Since Byron wrote that, if he hadn’t suffered from a clubfoot, he would have become a soldier, I got rid of the clubfoot and made him the Hero of Waterloo.  (Since he eventually became a decent soldier in spite of his disability, I felt reasonably firm on this ground.)  He describes the battle in the story— it’s a character moment— though how he alters the outcome is probably best left to people very familiar with the history.

The Shelleys found the historical Byron far too aristocratic, arbitrary, and grand for their tastes, and I figured making Byron a war hero would make him even more insufferable.

I confined the point of view strictly to Mary Godwin, because (being female, I guess) her POV tends to be diminished by literary scholars of the period; and because she, after all, is the person who went and invented science fiction (likewise diminished by scholars, I should point out). Because she’s seventeen, intelligent, and has no reputation left to lose, she’s actually in a position to speak the truth, which is refreshing in a protagonist.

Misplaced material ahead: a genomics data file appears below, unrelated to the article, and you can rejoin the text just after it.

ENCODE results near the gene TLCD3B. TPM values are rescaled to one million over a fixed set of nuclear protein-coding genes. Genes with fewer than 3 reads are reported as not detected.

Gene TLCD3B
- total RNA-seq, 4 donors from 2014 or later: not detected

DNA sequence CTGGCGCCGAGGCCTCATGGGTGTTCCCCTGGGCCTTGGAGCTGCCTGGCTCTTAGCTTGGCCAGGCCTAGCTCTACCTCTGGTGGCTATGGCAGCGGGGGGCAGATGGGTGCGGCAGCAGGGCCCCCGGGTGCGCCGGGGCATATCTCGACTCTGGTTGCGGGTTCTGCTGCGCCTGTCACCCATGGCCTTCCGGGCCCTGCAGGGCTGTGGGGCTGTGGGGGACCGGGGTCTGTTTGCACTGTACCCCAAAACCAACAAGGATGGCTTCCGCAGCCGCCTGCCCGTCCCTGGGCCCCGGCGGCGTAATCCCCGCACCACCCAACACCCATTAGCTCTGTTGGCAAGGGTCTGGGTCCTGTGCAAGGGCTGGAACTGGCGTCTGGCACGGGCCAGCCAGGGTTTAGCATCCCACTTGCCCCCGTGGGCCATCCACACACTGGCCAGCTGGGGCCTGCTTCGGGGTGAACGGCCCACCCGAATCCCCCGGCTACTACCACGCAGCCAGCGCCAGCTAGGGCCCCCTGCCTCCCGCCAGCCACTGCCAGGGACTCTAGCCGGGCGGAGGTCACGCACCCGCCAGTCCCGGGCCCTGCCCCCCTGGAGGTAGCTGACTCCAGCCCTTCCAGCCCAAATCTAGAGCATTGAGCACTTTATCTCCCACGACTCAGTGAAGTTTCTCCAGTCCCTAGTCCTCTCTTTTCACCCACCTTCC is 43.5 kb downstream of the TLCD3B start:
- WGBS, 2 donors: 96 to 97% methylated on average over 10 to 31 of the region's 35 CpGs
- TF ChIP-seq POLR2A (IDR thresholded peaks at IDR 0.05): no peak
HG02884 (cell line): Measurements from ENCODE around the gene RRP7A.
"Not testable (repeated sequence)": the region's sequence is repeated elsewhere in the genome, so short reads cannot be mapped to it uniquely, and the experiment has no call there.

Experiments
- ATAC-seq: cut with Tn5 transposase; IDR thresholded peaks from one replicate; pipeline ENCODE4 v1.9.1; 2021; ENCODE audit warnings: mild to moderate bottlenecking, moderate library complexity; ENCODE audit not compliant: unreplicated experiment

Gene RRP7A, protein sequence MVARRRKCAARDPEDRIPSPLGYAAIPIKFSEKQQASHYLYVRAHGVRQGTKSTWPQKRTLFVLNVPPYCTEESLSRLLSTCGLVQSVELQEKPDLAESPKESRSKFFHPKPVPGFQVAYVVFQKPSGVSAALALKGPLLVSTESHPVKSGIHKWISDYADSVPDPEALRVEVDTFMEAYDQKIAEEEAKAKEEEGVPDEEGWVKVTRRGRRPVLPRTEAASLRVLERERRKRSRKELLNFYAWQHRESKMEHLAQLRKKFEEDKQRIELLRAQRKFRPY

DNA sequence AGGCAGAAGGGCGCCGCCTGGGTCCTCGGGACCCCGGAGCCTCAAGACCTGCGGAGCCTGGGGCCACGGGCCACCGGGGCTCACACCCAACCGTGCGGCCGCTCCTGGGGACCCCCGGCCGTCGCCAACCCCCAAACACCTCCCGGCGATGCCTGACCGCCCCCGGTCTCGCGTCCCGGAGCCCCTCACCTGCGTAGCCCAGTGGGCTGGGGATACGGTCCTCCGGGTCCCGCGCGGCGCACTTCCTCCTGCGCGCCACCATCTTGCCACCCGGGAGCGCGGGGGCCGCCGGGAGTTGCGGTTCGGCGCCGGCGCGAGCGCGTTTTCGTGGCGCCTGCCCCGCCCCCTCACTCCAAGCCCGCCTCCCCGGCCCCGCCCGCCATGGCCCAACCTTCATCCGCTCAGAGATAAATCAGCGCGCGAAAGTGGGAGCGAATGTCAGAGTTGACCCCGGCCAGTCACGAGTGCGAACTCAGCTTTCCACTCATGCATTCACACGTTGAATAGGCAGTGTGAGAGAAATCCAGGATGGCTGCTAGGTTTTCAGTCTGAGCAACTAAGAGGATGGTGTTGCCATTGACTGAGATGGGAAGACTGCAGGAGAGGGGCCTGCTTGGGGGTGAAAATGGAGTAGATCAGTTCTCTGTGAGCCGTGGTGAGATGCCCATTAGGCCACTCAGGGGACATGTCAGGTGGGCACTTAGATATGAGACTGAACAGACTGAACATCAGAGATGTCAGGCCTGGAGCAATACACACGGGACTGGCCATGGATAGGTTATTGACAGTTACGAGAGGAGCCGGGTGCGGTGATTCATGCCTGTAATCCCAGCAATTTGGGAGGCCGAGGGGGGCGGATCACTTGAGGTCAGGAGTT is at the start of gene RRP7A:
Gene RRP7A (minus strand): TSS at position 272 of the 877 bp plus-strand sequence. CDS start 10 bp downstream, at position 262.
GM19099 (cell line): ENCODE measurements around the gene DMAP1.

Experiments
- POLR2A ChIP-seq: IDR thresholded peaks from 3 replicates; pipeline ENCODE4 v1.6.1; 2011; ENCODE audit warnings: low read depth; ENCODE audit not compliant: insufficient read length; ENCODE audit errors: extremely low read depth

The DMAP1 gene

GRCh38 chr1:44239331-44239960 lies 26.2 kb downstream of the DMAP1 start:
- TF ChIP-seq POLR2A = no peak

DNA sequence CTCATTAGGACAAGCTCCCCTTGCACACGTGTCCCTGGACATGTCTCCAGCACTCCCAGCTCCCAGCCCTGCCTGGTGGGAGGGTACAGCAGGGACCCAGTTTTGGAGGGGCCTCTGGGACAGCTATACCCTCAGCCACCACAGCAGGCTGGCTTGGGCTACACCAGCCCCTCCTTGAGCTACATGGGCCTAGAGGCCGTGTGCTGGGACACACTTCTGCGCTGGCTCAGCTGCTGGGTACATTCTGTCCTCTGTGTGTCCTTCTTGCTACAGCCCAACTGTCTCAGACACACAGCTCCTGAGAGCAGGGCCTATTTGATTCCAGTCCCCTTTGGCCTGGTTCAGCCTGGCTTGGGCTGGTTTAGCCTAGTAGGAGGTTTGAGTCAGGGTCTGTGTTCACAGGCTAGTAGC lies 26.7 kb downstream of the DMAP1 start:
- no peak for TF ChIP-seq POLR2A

As with other of my historical works, practically every named person is a real historical character.  (The exceptions are the sturdy Swiss farmer Fleury and his family, and Byron’s fencing master.)

The boating accident on Lake Geneva, in which Ariel is capsized and Byron engages in saber combat with the rigging, actually happened just as described.  It is not to be confused with the other boating accident, involving a schooner also named Ariel, in which the historical Shelley and two friends were killed.

Mary’s miscarriage in Switzerland, involving a bucket of ice, happened more or less as described.

Adam von Neipperg, the Austrian cavalier, actually was ordered by Metternich to seduce the “Countess Laufenberg,” with rather different results from those in the novel (if somewhat happier for the principals).

And how the story’s new paradigm for science fiction would affect subsequent literary history, I leave as an exercise for the reader.